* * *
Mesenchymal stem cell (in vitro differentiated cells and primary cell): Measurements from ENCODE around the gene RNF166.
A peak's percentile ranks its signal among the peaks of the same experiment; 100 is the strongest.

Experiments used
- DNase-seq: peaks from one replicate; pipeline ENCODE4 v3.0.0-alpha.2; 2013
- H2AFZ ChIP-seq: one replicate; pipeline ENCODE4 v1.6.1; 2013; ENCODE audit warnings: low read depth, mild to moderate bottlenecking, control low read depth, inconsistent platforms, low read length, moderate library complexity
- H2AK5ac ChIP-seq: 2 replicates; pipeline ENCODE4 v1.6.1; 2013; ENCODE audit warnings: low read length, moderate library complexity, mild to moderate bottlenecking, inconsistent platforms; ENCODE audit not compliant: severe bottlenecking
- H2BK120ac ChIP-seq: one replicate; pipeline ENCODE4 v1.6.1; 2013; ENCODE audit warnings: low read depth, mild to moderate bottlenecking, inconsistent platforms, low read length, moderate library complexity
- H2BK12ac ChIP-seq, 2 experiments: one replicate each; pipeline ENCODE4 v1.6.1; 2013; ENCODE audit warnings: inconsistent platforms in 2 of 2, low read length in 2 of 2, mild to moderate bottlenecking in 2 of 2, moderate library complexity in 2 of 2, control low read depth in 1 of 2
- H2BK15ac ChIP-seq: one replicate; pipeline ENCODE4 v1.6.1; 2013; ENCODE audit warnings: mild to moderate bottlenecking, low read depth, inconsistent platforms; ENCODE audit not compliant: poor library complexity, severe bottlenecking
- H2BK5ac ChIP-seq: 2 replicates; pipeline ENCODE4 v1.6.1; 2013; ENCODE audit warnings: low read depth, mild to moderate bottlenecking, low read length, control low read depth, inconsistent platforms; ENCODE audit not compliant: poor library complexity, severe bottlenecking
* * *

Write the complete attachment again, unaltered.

Mesenchymal stem cell (in vitro differentiated cells and primary cell): Measurements from ENCODE around the gene RNF166.
A peak's percentile ranks its signal among the peaks of the same experiment; 100 is the strongest.

Experiments used
- DNase-seq: peaks from one replicate; pipeline ENCODE4 v3.0.0-alpha.2; 2013
- H2AFZ ChIP-seq: one replicate; pipeline ENCODE4 v1.6.1; 2013; ENCODE audit warnings: low read depth, mild to moderate bottlenecking, control low read depth, inconsistent platforms, low read length, moderate library complexity
- H2AK5ac ChIP-seq: 2 replicates; pipeline ENCODE4 v1.6.1; 2013; ENCODE audit warnings: low read length, moderate library complexity, mild to moderate bottlenecking, inconsistent platforms; ENCODE audit not compliant: severe bottlenecking
- H2BK120ac ChIP-seq: one replicate; pipeline ENCODE4 v1.6.1; 2013; ENCODE audit warnings: low read depth, mild to moderate bottlenecking, inconsistent platforms, low read length, moderate library complexity
- H2BK12ac ChIP-seq, 2 experiments: one replicate each; pipeline ENCODE4 v1.6.1; 2013; ENCODE audit warnings: inconsistent platforms in 2 of 2, low read length in 2 of 2, mild to moderate bottlenecking in 2 of 2, moderate library complexity in 2 of 2, control low read depth in 1 of 2
- H2BK15ac ChIP-seq: one replicate; pipeline ENCODE4 v1.6.1; 2013; ENCODE audit warnings: mild to moderate bottlenecking, low read depth, inconsistent platforms; ENCODE audit not compliant: poor library complexity, severe bottlenecking
- H2BK5ac ChIP-seq: 2 replicates; pipeline ENCODE4 v1.6.1; 2013; ENCODE audit warnings: low read depth, mild to moderate bottlenecking, low read length, control low read depth, inconsistent platforms; ENCODE audit not compliant: poor library complexity, severe bottlenecking